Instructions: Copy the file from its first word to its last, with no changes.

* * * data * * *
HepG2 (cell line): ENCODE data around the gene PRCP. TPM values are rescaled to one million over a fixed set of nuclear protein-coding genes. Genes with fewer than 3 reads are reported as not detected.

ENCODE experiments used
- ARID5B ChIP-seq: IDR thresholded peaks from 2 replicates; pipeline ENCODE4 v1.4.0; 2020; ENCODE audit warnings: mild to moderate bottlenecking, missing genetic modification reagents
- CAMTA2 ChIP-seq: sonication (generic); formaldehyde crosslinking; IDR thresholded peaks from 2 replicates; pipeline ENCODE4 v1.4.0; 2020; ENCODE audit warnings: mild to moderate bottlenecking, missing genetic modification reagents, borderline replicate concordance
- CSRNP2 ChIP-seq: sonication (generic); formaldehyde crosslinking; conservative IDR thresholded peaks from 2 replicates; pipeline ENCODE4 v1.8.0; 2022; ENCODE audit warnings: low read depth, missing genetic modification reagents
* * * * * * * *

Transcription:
HepG2 (cell line): ENCODE data around the gene PRCP. TPM values are rescaled to one million over a fixed set of nuclear protein-coding genes. Genes with fewer than 3 reads are reported as not detected.

ENCODE experiments used
- ARID5B ChIP-seq: IDR thresholded peaks from 2 replicates; pipeline ENCODE4 v1.4.0; 2020; ENCODE audit warnings: mild to moderate bottlenecking, missing genetic modification reagents
- CAMTA2 ChIP-seq: sonication (generic); formaldehyde crosslinking; IDR thresholded peaks from 2 replicates; pipeline ENCODE4 v1.4.0; 2020; ENCODE audit warnings: mild to moderate bottlenecking, missing genetic modification reagents, borderline replicate concordance
- CSRNP2 ChIP-seq: sonication (generic); formaldehyde crosslinking; conservative IDR thresholded peaks from 2 replicates; pipeline ENCODE4 v1.8.0; 2022; ENCODE audit warnings: low read depth, missing genetic modification reagents